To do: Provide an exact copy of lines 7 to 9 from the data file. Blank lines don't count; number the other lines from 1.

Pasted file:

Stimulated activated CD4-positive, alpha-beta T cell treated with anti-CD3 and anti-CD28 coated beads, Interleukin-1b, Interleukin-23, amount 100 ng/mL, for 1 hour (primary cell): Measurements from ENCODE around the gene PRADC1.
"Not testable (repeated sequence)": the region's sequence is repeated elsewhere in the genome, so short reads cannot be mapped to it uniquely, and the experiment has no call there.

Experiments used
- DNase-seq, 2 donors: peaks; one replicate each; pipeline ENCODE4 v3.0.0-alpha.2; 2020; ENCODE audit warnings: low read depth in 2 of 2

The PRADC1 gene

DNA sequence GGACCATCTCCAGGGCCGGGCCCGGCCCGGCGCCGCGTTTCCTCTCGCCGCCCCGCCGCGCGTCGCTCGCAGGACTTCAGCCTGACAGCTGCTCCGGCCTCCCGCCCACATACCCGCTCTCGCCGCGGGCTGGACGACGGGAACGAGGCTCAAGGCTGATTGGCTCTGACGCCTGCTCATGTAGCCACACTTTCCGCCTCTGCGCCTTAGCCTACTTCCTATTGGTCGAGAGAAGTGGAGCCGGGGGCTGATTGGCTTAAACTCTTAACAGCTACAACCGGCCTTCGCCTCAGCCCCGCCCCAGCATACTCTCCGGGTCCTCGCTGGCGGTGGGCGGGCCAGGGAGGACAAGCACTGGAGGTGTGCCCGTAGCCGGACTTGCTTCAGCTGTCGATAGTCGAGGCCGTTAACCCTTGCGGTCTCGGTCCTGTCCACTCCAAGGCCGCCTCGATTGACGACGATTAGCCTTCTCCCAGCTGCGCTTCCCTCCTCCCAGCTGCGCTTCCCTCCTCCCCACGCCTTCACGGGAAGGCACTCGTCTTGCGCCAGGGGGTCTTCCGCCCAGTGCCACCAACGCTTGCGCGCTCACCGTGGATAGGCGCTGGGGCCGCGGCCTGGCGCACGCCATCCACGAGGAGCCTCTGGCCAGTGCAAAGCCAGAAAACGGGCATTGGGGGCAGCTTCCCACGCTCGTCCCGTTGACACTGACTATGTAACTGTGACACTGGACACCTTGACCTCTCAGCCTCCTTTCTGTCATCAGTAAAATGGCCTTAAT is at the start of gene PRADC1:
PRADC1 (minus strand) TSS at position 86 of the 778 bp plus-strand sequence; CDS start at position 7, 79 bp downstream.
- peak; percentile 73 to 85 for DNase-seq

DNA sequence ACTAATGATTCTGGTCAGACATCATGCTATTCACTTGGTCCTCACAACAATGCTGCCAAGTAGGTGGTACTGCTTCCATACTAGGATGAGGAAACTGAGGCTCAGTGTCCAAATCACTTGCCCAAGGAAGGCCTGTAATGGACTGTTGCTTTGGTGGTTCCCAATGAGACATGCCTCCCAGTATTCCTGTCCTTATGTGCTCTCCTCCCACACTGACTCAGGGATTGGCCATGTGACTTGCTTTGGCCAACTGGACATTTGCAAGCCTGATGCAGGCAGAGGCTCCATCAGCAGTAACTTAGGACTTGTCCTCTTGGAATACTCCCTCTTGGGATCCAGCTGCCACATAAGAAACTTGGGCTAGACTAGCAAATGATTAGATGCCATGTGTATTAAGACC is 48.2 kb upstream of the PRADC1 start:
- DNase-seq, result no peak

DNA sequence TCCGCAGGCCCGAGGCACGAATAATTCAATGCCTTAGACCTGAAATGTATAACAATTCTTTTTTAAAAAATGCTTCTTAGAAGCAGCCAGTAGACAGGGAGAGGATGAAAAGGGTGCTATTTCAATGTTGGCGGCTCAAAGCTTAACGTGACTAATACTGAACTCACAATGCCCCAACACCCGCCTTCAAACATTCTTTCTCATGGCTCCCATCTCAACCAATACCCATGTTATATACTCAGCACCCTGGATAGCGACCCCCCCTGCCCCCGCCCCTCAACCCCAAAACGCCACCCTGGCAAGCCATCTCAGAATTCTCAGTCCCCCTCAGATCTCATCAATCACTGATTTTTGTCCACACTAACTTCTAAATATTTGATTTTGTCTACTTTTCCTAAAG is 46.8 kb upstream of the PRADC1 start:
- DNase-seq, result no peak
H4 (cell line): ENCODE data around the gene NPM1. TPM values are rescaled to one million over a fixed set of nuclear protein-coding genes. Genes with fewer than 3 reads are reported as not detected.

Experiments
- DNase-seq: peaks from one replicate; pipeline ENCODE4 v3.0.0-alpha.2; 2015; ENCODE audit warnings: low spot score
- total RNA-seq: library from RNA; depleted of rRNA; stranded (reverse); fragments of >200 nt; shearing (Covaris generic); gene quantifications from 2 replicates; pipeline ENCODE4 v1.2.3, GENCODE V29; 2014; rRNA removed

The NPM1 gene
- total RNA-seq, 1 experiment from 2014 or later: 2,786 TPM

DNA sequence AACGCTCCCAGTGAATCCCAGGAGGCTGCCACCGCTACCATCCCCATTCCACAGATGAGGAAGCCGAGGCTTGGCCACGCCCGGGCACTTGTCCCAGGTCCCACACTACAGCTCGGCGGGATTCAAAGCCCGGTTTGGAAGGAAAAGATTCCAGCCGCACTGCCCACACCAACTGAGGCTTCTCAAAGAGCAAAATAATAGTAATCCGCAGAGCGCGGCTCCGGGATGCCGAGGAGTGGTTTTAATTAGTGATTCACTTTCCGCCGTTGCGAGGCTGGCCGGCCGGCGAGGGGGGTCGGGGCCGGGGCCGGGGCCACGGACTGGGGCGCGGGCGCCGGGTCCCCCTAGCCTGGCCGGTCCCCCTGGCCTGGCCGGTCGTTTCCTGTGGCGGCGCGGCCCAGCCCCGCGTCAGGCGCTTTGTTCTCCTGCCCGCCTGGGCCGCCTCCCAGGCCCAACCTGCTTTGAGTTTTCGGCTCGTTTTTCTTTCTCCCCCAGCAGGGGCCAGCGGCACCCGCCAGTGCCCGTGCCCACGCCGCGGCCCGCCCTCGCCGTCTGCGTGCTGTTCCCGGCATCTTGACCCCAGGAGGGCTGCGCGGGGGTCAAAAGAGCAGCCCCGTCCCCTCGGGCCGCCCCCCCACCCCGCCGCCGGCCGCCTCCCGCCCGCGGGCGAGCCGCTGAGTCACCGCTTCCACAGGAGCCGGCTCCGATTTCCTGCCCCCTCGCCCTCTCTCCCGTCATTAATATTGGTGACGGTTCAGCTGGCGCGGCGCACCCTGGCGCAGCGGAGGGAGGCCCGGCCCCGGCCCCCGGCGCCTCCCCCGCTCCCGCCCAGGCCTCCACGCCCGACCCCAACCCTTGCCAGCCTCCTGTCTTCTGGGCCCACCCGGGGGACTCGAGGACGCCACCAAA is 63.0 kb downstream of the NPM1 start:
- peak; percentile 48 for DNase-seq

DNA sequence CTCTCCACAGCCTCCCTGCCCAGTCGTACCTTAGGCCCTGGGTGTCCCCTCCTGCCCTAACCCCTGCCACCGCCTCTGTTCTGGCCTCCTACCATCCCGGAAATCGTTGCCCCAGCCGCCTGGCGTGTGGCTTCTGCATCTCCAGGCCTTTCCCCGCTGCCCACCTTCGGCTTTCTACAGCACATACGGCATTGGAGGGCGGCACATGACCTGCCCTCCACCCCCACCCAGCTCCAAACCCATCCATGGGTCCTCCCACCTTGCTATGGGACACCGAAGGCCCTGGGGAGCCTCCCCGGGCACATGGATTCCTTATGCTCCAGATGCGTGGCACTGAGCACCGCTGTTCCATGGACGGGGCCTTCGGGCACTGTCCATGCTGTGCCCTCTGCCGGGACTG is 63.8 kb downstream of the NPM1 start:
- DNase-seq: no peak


PRADC1 (minus strand) TSS at position 86 of the 778 bp plus-strand sequence; CDS start at position 7, 79 bp downstream.
- peak; percentile 73 to 85 for DNase-seq

DNA sequence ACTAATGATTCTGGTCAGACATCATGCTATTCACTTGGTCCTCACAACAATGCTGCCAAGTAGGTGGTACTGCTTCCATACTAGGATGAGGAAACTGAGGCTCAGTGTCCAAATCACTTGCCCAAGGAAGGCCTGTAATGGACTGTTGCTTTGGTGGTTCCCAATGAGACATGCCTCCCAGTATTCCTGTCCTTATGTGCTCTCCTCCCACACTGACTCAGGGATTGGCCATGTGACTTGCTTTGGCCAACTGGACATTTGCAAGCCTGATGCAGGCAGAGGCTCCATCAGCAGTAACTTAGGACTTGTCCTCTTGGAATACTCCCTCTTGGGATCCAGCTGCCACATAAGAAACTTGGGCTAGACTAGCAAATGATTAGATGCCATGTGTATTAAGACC is 48.2 kb upstream of the PRADC1 start: